One of the formative experiences in my adult spiritual life was participation in the Spiritual Guidance program of the Shalem Institute for Spiritual Formation. I created the mandala included in this post during one of the program’s summer residencies.
When I was actively using mandala-making as a spiritual practice, I often posed a question, and let the mandala help me find an answer. I created this mandala in response to the question, “Can I stay in the church?”
Even before I came out to myself as not-straight, even before I went into the desert as a Presbyterian minister and came out as an unemployed non-theist, even then the constraints of orthodox faith were tight enough that I was asking if I could continue to live and serve in the Christian tradition.
One of the great saints of Shalem, Tilden Edwards, had introduced the terms “exoteric” and “esoteric” to us earlier in the residency, and they half-consciously informed the mandala’s answer to my question. The short form of the answer was, “If the church can balance the exoteric and the esoteric, I can stay.”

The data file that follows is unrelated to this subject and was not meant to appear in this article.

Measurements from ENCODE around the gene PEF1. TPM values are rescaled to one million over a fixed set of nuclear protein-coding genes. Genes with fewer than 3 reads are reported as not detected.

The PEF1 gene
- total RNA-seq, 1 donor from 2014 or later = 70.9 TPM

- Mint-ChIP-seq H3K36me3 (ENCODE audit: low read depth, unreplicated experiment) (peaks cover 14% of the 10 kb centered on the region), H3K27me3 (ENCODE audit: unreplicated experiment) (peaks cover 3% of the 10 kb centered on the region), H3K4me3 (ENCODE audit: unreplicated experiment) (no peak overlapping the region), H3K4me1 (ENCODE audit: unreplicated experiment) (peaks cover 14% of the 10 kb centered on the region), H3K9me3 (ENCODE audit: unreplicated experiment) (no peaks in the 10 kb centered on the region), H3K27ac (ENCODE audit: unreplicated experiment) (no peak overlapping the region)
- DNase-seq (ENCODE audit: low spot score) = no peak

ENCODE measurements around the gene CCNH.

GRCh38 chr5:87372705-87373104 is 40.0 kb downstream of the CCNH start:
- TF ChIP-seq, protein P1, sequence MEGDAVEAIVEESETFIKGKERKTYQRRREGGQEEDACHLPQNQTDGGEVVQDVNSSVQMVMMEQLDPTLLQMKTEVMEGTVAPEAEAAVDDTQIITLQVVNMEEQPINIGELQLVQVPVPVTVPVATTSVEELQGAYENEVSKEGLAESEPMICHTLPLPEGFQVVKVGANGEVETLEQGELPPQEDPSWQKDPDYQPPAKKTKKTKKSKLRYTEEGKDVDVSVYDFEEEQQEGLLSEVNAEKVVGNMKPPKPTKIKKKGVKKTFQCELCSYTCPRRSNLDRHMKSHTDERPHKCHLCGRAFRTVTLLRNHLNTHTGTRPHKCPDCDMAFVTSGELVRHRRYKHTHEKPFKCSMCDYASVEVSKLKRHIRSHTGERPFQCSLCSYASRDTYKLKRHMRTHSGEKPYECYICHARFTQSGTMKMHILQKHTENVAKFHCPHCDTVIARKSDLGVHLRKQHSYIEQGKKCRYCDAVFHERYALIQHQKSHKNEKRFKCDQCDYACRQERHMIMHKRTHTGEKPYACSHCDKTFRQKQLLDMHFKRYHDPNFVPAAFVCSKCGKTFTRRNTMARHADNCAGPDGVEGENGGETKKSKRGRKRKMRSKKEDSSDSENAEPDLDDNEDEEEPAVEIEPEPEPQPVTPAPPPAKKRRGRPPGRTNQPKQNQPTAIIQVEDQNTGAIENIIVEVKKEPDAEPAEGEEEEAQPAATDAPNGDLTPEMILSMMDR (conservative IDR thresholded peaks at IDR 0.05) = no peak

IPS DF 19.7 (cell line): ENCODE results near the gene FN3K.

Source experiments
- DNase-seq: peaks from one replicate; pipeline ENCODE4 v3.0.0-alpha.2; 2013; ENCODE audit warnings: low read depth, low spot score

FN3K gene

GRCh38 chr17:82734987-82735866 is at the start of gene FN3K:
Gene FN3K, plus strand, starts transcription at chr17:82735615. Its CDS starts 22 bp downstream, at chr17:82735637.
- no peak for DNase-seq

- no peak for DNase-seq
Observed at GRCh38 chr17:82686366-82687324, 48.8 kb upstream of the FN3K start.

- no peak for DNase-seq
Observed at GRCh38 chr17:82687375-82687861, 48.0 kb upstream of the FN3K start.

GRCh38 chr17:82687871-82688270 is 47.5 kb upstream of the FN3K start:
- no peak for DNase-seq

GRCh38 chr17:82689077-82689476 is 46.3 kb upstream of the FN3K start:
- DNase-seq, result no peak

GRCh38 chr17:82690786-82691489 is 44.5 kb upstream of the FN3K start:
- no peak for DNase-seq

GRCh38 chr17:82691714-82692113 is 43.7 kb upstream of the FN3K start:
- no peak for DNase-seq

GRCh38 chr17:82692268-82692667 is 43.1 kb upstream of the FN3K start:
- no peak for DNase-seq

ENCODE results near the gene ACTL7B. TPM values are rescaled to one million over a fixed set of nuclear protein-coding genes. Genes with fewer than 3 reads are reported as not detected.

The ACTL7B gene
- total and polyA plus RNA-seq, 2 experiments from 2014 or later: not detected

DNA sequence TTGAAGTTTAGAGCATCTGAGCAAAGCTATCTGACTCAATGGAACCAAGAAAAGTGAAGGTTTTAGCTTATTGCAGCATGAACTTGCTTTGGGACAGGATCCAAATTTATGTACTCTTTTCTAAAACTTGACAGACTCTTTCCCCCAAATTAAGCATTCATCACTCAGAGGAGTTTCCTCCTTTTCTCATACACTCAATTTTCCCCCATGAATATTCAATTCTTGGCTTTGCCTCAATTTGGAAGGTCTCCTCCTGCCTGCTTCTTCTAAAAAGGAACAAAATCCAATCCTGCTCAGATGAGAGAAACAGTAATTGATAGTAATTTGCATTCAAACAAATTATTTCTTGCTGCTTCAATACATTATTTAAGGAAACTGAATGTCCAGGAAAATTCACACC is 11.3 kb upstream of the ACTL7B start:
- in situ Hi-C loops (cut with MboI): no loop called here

The outer rim of the mandala consists of exoteric symbols: the sustaining sacrament of bread and wine, and the Christian story as told in the bible. Within that ring are more esoteric symbols: the water of baptism and the fire of the indwelling Spirit. Sacred Mystery at the center of the mandala holds within itself the seed of Life.
It occurred to me during one of the chalice lightings at General Assembly that my understanding of the flaming chalice is very much tied to what I learned from creating this mandala: water needs a cup, and a cup needs water. What I need in a religious community is a balance between reason and mystery, between structure and creativity, between passion and common sense.
So may it be.